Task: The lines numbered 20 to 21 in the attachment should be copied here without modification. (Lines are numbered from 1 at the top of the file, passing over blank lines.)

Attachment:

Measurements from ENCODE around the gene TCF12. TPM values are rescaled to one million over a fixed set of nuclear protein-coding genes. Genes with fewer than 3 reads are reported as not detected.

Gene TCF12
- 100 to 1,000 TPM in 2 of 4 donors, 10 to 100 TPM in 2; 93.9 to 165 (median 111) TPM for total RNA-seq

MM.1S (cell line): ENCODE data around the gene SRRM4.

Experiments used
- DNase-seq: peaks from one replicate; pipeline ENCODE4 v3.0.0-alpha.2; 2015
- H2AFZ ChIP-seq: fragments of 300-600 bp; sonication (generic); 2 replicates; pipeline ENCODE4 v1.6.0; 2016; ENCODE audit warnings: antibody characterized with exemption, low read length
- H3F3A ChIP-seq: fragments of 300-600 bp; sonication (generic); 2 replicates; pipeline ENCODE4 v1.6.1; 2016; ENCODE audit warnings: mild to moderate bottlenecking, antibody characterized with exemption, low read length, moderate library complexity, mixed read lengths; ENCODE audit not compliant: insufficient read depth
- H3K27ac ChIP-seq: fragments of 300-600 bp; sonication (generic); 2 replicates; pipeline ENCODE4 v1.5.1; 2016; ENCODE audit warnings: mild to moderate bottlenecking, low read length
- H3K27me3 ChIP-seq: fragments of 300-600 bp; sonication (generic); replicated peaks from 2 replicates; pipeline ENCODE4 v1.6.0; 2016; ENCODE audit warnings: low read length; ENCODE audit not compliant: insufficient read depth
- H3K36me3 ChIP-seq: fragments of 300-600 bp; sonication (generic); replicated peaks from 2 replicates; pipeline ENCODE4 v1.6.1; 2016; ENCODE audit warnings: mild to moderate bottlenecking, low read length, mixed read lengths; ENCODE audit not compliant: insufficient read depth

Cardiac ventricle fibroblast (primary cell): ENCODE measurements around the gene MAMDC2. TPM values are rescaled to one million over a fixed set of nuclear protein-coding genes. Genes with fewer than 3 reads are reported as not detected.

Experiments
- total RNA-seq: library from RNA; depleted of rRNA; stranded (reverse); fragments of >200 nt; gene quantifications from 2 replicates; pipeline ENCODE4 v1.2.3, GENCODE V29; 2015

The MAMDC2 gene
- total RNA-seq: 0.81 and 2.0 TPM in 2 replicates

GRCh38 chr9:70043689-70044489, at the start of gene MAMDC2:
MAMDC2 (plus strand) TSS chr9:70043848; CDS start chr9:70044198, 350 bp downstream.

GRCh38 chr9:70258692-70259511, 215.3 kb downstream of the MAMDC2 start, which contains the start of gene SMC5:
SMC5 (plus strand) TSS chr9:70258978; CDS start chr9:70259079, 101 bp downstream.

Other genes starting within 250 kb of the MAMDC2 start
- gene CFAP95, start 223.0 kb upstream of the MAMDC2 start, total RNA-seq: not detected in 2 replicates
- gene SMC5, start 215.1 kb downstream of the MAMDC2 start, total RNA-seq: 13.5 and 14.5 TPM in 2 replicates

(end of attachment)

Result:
SMC5 (plus strand) TSS chr9:70258978; CDS start chr9:70259079, 101 bp downstream.

Other genes starting within 250 kb of the MAMDC2 start